Julian Assange back in court to fight extradition
LONDON (AP) — WikiLeaks founder Julian Assange was due back in court Tuesday for the latest installment in his fight against extradition to Sweden, where the 40-year-old Australian is accused of rape and molestation.
Assange's disclosures on WikiLeaks of classified U.S. documents has infuriated the Pentagon, embarrassed State Department diplomats and energized critics of American foreign policy, but allegations of sexual misconduct during a trip to Scandinavia last year have tarnished his reputation.
Assange denies any wrongdoing, and he and his supporters have suggested that the Swedish prosecution is being manipulated to political ends — possibly with an eye toward sending him to the United States, where a federal grand jury is investigating WikiLeaks' activities.
Swedish authorities reject the charge, and on Feb. 24 a British judge found in their favor, saying that there was no reason to believe he wouldn't receive a fair trial in Sweden.
Assange vowed to fight the decision, and meanwhile has continued to work from a wealthy supporter's mansion in eastern England, where he lives under virtual house arrest.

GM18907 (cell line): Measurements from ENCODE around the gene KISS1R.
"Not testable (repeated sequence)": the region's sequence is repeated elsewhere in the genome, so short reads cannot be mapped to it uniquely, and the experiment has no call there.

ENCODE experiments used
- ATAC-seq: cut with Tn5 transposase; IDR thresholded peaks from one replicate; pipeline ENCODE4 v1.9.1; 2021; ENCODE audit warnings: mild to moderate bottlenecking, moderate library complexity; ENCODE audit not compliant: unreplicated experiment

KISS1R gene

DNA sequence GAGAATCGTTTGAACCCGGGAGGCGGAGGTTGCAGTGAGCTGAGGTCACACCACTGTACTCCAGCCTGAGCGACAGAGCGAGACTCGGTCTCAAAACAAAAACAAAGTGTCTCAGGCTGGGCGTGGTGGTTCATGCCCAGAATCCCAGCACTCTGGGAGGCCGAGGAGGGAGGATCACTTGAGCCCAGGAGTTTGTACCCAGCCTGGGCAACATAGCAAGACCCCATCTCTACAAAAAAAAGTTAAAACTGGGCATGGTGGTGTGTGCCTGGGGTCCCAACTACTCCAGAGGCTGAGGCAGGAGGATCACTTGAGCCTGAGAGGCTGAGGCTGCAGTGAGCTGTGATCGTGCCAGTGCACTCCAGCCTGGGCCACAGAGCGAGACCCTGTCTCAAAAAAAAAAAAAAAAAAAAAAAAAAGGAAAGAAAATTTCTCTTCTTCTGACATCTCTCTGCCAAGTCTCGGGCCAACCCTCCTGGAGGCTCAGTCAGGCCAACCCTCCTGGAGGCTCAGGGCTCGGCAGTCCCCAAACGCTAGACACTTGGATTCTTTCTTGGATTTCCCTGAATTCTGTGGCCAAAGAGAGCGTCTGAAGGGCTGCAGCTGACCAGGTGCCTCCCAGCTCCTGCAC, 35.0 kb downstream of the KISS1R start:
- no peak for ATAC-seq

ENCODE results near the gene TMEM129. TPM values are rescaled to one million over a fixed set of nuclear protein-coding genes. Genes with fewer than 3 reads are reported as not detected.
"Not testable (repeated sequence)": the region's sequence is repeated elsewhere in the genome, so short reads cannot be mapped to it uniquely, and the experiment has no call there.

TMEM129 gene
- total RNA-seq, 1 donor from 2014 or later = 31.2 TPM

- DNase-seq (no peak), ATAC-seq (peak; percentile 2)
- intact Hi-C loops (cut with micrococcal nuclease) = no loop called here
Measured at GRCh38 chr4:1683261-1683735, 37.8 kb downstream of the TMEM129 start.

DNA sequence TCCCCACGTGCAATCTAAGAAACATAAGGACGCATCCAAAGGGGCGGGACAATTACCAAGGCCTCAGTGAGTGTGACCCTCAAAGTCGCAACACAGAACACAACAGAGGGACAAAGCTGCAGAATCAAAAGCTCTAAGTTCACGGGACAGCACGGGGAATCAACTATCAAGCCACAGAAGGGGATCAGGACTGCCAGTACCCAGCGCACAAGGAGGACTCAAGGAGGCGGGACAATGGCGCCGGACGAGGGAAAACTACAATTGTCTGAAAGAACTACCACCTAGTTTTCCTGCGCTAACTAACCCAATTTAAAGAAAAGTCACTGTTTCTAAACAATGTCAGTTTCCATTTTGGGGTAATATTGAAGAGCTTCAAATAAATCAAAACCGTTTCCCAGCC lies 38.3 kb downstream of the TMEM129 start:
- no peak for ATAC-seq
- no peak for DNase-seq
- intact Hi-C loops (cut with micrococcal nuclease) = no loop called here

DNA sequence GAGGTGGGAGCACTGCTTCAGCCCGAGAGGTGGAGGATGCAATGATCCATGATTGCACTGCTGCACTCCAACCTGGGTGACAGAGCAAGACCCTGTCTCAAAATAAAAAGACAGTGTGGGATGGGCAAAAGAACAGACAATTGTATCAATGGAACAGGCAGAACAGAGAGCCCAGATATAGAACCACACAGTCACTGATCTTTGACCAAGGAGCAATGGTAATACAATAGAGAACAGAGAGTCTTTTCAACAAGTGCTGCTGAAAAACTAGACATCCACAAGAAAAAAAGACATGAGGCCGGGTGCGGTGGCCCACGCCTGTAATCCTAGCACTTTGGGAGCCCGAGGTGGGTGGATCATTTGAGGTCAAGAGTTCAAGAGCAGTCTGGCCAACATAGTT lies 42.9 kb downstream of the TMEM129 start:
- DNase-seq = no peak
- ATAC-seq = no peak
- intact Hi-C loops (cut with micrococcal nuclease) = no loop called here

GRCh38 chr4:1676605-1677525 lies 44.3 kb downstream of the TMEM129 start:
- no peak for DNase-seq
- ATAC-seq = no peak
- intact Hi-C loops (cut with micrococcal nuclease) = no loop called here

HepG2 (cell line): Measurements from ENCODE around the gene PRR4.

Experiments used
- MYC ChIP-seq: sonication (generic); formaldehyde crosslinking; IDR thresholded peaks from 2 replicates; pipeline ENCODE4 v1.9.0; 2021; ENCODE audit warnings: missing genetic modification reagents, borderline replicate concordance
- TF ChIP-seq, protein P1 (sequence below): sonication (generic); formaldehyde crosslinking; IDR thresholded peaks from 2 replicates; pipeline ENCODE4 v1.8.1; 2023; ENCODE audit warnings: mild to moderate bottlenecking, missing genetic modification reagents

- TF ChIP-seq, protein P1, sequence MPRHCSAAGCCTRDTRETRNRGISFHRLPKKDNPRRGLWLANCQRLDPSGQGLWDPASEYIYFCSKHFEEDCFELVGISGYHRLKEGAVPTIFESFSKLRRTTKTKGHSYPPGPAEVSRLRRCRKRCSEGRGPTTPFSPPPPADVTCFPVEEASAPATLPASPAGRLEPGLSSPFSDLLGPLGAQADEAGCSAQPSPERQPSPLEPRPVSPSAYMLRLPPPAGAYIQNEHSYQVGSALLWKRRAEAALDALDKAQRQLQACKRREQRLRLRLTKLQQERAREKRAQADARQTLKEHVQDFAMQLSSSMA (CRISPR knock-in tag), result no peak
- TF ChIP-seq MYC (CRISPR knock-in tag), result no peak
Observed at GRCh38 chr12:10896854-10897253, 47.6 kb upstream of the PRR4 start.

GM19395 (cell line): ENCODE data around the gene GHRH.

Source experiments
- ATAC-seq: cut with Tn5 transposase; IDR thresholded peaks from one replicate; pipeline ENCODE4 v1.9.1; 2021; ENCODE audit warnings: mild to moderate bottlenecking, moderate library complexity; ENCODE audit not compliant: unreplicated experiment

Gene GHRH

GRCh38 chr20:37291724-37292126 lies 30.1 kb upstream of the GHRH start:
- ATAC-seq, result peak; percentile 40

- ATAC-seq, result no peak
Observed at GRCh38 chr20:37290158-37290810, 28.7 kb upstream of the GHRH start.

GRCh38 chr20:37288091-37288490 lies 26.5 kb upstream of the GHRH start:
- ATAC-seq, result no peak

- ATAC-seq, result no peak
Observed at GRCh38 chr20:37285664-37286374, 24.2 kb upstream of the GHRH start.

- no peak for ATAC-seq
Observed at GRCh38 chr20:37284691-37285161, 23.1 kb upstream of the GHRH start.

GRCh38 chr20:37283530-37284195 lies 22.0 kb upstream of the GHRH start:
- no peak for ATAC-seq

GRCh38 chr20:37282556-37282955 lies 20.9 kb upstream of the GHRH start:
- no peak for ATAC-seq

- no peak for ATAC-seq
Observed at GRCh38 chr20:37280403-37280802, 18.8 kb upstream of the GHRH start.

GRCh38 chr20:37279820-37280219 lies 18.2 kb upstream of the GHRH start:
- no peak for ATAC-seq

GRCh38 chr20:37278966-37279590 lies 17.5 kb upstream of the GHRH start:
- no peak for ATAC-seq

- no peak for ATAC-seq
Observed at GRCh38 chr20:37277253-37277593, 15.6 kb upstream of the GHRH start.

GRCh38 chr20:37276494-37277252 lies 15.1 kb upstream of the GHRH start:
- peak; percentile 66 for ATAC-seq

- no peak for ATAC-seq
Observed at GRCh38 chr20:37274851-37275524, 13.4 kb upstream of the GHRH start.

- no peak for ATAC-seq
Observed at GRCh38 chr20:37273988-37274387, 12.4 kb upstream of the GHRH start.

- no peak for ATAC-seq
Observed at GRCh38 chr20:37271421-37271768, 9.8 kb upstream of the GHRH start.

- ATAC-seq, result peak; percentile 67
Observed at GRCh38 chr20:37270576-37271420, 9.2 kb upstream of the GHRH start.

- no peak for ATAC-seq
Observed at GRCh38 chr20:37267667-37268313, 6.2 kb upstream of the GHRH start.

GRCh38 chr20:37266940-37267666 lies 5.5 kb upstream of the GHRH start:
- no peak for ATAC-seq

In an interview last month, Assange complained that the strict bail conditions — he's under an overnight curfew, must wear an electronic tag and report to police daily — had hampered his activities.
His website has not accepted any new material in months, although WikiLeaks' latest release in April — hundreds of detainee assessment forms covering the inmates at Guantanamo Bay — offered never-before-published information on those being held at the U.S. military prison.
Assange's appeal hearing was due to last until Wednesday. Judgment is expected to be reserved, which means that a ruling might not be made public for days or weeks. Assange has vowed to take his case to Britain's Supreme Court or the European Court of Human Rights if his appeal is rejected.
Protests are planned in front of the neogothic Royal Courts of Justice, where Assange's case was due to be heard.
Online, there were hints from a high-profile member of Anonymous — an amorphous, loosely organized group of hackers sympathetic to WikiLeaks — that confidential U.S. data might be leaked online to coincide with the hearing.